Starring: Margaret Lockwood, Michael Redgrave, Paul Lukas
Director: Alfred Hitchcock
Running Time: 92 mins
The Lady Vanishes is a British film about a young woman who, while travelling on a train in Europe, meets a woman who mysteriously disappears, but might still be onboard.
From the Master of Suspense himself, The Lady Vanishes is an undeniably captivating watch, with all the hallmarks of Hitchcock’s fervour for mystery and intrigue. Its simple setting and engaging premise make it an enjoyable watch, although it lacks a powerful sense of suspense.
As a result, The Lady Vanishes isn’t an intense, dizzying thriller like many of Hitchock’s later, all-time classics. A lower intensity is something that was present many of his films before moving to Hollywood, and is arguably a major reason why those film aren’t as acclaimed nowadays.
However, that doesn’t mean the film isn’t an entertaining watch. While it isn’t a spectacular, nail-biting thriller, The Lady Vanishes does provide some enjoyable intrigue with a mysterious plot, cleverly sowing seeds of confusion and conspiracy right from the start.
Following a seemingly inexplicable series of events, the film is actually a very simple tale, and it’s that simplicity which makes it such a magnetic and enjoyably bewildering watch in the early stages.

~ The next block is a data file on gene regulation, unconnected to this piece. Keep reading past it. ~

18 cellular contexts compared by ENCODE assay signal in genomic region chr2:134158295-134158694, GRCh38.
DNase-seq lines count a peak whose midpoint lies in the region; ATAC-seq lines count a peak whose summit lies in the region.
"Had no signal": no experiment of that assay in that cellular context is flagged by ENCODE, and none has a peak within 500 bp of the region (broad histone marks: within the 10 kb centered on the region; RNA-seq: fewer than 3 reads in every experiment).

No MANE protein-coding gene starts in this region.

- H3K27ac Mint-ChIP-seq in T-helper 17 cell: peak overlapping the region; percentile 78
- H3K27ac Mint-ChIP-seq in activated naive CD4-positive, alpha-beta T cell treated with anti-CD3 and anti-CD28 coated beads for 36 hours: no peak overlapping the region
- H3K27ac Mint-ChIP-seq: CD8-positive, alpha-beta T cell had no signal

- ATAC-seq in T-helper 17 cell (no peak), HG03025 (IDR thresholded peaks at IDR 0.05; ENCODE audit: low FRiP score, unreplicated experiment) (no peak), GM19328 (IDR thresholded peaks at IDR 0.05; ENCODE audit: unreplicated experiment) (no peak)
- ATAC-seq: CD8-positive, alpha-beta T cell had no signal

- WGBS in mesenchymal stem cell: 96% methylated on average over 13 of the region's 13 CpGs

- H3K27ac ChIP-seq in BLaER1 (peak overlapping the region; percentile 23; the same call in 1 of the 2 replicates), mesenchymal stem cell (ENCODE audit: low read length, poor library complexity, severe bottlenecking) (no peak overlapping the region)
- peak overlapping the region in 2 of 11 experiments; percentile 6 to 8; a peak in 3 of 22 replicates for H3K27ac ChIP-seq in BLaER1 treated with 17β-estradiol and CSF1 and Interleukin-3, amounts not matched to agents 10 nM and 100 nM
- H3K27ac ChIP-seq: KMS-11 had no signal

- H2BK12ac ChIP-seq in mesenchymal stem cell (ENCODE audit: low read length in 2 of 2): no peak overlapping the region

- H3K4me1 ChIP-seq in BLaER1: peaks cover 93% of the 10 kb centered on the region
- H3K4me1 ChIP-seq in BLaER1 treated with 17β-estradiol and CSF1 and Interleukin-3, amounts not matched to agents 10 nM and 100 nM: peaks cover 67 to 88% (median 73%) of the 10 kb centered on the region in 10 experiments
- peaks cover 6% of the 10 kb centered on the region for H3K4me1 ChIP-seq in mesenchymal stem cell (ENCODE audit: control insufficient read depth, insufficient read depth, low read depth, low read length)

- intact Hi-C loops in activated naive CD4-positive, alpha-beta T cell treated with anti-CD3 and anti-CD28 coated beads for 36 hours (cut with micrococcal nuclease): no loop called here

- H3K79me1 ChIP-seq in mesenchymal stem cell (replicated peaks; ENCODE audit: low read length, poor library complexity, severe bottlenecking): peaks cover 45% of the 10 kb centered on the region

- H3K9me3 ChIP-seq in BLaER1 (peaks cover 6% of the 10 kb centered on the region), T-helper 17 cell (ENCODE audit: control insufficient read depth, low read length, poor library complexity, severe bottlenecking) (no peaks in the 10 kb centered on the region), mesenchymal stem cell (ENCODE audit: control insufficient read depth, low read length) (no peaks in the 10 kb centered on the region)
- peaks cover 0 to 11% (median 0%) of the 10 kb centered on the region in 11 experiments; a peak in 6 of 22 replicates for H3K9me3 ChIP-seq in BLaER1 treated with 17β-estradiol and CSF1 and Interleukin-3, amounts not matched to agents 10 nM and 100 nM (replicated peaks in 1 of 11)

Although things take a little while to really start in earnest after a slow-moving opening act, the beginnings of the film’s real excitement is a lot of fun, as Margaret Lockwood and Michael Redgrave desperately try to find answers to a mysterious disappearance.
As they question fellow passengers up and down the train to no avail, that sense of conspiracy grows, as if there really is something else going on beneath the surface. In that, the film has a little bit of a Murder On The Orient Express air about it, albeit not quite to the same theatrical extent.
Because, although the mystery is captivating, The Lady Vanishes is a little too slow and a little too small-scale to really bring any immediate suspense to the table. Of course, Hitchcock doesn’t intend it to be a breathless watch like some of his later films, but it’s certainly not as exciting as it aims to be either way.
Where the film does reap a bit of tension is from its pre-war setting, playing out in the middle of the European continent against the backdrop of growing regional uncertainty and tension between nations. That adds a little bit of depth to proceedings, and brings an interesting extra layer of conflict to the interactions between the passengers of many different nationalities.
Saying all that, though, The Lady Vanishes still isn’t quite the riveting thriller it really wants to be. It’s a captivating watch with a nicely-plotted story, a clever setting and good performances, but it’s hardly the most atmospheric or intense film. And that’s why I’m giving it a 7.3 overall.